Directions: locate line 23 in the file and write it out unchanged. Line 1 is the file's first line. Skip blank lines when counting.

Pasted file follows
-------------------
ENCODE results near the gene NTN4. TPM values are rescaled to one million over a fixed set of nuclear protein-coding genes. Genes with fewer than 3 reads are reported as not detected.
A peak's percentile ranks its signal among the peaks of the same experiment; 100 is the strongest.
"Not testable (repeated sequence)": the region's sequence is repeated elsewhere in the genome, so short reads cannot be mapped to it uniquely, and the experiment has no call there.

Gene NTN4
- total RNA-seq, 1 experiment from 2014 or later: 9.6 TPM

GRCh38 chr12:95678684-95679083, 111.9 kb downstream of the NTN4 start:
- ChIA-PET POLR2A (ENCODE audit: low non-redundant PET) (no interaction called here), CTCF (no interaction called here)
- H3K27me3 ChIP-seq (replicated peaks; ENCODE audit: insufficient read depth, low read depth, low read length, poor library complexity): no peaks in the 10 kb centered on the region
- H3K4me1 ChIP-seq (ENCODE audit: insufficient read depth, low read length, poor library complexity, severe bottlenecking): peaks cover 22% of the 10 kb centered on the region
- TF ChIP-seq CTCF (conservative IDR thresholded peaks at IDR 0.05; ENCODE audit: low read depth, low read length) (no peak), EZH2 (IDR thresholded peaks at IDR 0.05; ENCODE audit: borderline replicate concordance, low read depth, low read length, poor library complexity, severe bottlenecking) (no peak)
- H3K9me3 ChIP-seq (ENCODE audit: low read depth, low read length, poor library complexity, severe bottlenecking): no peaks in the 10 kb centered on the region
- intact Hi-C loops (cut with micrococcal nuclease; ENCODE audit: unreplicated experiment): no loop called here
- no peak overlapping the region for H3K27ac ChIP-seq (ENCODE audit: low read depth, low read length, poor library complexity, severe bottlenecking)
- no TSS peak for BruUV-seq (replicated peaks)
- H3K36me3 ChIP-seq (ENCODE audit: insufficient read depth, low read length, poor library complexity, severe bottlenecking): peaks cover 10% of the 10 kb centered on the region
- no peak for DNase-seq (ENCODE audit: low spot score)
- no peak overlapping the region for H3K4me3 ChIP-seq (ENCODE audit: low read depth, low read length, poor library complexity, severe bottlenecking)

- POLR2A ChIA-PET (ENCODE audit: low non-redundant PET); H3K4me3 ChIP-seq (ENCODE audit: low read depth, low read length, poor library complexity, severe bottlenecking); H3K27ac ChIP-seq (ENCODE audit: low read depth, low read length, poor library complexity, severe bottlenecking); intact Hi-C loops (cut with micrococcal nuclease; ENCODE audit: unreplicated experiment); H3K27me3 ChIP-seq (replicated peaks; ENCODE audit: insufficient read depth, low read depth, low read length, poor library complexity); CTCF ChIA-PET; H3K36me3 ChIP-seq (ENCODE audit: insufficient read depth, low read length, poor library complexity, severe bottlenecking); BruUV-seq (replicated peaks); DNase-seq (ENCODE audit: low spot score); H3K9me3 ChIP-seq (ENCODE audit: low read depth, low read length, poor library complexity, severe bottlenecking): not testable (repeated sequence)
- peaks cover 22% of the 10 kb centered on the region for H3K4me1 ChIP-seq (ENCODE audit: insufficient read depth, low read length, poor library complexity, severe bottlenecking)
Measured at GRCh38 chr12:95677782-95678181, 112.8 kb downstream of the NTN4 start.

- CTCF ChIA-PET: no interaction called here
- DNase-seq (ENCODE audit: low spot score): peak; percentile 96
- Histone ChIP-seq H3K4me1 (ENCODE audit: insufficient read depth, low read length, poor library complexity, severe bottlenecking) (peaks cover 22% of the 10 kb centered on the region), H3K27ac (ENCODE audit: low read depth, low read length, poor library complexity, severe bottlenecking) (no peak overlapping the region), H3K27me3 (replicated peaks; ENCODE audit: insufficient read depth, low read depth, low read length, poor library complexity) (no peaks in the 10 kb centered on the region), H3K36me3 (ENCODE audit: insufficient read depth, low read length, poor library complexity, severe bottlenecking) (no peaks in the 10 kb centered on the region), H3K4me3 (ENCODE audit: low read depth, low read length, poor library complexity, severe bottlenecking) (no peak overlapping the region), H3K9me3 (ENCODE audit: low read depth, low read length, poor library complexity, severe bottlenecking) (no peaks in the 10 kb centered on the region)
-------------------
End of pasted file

- Histone ChIP-seq H3K4me1 (ENCODE audit: insufficient read depth, low read length, poor library complexity, severe bottlenecking) (peaks cover 22% of the 10 kb centered on the region), H3K27ac (ENCODE audit: low read depth, low read length, poor library complexity, severe bottlenecking) (no peak overlapping the region), H3K27me3 (replicated peaks; ENCODE audit: insufficient read depth, low read depth, low read length, poor library complexity) (no peaks in the 10 kb centered on the region), H3K36me3 (ENCODE audit: insufficient read depth, low read length, poor library complexity, severe bottlenecking) (no peaks in the 10 kb centered on the region), H3K4me3 (ENCODE audit: low read depth, low read length, poor library complexity, severe bottlenecking) (no peak overlapping the region), H3K9me3 (ENCODE audit: low read depth, low read length, poor library complexity, severe bottlenecking) (no peaks in the 10 kb centered on the region)